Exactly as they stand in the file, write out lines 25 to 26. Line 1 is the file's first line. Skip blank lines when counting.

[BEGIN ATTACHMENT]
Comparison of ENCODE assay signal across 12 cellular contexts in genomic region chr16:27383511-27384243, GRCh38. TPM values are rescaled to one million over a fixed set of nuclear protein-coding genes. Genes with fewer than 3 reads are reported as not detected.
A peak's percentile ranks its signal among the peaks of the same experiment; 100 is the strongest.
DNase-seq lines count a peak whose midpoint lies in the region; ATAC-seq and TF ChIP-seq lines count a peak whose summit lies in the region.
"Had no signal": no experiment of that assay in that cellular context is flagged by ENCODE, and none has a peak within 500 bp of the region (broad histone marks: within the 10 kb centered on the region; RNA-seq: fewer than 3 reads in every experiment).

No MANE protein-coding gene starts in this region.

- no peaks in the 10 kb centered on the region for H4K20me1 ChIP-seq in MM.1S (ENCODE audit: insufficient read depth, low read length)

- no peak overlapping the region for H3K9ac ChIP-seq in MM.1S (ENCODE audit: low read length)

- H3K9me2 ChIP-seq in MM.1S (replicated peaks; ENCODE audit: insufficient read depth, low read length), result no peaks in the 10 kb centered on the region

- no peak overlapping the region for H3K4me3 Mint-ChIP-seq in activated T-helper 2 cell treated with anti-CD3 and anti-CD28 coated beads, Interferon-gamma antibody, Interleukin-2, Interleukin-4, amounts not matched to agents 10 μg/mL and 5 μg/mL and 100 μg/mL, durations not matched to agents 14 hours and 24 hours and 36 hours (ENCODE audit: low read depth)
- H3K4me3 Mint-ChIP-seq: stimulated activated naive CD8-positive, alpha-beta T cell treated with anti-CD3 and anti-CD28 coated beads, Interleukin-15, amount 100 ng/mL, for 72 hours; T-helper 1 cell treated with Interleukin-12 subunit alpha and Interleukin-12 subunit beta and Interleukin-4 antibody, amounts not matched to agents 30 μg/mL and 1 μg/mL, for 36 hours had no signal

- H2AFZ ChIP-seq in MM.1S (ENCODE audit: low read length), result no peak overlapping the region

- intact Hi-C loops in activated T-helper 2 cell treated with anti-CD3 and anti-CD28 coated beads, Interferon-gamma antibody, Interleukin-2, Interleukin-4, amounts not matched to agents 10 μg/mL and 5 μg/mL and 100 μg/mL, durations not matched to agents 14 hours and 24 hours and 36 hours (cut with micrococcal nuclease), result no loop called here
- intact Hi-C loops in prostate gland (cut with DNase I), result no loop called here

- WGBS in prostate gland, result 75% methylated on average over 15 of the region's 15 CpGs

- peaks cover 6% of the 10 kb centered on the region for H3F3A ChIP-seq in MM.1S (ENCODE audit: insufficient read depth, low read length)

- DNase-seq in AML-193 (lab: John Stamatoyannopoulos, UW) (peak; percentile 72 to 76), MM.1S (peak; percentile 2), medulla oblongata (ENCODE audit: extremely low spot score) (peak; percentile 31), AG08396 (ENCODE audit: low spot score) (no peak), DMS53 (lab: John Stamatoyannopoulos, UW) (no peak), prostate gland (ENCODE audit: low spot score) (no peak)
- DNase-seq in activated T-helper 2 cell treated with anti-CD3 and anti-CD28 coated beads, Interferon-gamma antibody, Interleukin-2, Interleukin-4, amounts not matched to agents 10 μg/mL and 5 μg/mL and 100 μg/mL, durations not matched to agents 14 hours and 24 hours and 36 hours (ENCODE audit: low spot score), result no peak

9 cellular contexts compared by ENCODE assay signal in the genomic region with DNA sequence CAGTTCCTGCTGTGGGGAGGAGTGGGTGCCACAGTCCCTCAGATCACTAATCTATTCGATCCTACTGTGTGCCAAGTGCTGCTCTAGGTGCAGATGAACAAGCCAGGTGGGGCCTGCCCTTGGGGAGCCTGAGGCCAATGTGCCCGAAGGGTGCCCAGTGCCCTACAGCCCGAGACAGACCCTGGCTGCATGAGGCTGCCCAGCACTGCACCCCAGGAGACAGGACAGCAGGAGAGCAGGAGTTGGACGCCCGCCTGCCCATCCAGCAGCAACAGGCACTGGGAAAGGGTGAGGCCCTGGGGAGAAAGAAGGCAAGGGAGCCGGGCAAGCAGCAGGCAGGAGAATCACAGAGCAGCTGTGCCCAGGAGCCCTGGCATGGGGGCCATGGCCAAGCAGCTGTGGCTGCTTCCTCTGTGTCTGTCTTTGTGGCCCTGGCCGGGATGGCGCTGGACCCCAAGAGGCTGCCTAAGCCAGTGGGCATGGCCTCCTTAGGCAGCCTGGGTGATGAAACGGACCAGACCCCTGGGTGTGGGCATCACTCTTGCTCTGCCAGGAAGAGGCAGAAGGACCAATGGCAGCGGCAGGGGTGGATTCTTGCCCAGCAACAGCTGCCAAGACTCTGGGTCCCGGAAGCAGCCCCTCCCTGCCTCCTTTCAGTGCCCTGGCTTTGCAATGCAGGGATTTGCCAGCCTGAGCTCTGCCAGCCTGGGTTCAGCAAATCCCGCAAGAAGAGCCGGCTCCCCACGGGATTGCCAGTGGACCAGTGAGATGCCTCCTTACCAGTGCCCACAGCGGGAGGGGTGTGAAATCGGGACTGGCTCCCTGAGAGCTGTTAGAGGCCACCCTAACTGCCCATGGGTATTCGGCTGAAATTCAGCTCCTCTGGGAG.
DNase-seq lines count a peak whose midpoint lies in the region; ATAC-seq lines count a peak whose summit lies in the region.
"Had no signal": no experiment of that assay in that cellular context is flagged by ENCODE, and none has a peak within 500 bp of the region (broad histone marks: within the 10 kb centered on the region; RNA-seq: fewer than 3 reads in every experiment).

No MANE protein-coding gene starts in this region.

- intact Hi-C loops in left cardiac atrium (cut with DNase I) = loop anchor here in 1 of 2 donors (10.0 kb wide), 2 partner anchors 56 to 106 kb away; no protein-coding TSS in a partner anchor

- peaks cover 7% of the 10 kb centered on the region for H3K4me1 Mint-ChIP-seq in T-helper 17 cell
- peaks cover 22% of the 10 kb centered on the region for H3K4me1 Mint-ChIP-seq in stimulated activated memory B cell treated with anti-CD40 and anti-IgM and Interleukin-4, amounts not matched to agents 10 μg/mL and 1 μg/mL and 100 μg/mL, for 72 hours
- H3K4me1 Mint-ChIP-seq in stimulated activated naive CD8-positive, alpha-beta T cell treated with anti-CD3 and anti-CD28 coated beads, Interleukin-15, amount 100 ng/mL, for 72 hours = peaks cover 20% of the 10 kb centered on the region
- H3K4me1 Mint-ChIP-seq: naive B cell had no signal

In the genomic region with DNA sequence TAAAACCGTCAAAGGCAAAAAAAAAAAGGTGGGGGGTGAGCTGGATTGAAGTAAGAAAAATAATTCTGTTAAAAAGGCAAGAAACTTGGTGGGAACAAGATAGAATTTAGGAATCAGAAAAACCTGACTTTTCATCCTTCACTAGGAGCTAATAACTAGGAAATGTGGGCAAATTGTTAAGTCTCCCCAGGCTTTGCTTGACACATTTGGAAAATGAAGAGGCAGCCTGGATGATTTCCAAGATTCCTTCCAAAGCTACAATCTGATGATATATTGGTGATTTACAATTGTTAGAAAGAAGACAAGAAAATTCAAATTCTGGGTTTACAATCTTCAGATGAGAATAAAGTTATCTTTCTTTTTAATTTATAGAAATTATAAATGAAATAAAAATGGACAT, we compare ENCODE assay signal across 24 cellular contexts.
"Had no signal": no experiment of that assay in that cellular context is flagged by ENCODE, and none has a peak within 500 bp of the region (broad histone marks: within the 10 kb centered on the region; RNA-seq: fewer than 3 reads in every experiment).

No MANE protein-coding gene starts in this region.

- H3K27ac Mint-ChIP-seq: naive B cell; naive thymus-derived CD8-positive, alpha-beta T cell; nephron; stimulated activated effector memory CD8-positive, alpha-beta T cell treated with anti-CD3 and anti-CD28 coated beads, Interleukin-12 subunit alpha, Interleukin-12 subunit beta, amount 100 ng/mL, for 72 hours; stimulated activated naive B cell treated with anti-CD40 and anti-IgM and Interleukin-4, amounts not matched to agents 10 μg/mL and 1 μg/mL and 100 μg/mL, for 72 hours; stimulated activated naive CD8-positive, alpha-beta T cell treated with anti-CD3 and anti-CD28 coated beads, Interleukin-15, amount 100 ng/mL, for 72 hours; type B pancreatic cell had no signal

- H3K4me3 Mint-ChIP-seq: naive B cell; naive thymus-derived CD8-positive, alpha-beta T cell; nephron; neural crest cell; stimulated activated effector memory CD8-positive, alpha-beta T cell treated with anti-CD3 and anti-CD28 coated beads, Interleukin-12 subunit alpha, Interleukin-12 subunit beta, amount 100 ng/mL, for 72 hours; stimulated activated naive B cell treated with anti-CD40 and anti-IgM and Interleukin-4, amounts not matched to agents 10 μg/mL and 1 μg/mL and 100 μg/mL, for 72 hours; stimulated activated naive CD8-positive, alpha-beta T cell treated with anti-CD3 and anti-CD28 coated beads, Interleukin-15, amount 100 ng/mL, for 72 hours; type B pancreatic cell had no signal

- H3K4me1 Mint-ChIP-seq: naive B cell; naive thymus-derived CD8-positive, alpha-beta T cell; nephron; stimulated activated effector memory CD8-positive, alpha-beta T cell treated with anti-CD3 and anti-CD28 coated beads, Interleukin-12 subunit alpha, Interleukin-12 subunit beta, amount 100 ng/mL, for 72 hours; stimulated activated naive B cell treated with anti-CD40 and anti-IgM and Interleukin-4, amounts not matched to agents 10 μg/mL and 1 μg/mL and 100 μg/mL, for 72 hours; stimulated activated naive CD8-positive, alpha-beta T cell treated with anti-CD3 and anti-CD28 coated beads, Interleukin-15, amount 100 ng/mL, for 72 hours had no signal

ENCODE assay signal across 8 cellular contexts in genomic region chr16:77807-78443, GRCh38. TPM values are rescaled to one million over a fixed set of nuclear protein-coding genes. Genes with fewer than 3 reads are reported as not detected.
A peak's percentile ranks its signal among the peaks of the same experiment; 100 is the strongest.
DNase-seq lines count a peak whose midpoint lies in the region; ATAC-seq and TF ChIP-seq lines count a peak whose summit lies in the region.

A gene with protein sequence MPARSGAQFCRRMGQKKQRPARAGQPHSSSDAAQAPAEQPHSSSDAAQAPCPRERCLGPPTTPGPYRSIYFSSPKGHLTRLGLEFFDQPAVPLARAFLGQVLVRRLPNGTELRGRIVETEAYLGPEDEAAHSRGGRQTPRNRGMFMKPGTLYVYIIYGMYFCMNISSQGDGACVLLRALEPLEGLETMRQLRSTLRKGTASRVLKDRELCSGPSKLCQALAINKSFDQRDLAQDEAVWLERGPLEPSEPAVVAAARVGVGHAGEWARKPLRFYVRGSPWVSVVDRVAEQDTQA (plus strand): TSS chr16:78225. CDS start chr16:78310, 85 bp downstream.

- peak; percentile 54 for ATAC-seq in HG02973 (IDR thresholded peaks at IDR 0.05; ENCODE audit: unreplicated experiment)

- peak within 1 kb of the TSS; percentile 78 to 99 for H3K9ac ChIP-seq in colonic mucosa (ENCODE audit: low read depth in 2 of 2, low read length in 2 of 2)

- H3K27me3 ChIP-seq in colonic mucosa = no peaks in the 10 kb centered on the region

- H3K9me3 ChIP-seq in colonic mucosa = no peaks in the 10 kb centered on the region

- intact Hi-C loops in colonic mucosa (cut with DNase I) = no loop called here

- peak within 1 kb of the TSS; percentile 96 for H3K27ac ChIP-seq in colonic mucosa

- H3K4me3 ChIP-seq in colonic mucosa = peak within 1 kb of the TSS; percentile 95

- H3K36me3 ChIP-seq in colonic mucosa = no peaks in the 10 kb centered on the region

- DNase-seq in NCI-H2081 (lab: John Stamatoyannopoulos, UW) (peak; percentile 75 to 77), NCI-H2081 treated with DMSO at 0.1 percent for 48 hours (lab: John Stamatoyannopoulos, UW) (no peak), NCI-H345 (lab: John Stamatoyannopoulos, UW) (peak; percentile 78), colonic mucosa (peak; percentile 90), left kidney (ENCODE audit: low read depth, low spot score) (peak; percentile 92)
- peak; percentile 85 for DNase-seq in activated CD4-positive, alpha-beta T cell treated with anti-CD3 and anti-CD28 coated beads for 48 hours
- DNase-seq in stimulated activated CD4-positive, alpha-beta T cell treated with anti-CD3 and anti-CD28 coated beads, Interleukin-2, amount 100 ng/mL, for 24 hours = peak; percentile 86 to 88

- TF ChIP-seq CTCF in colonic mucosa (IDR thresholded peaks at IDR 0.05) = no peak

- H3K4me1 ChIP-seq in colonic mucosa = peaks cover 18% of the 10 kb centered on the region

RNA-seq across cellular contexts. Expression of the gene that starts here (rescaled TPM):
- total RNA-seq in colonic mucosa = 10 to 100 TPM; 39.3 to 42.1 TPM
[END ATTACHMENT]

- H3K4me1 Mint-ChIP-seq in stimulated activated naive CD8-positive, alpha-beta T cell treated with anti-CD3 and anti-CD28 coated beads, Interleukin-15, amount 100 ng/mL, for 72 hours = peaks cover 20% of the 10 kb centered on the region
- H3K4me1 Mint-ChIP-seq: naive B cell had no signal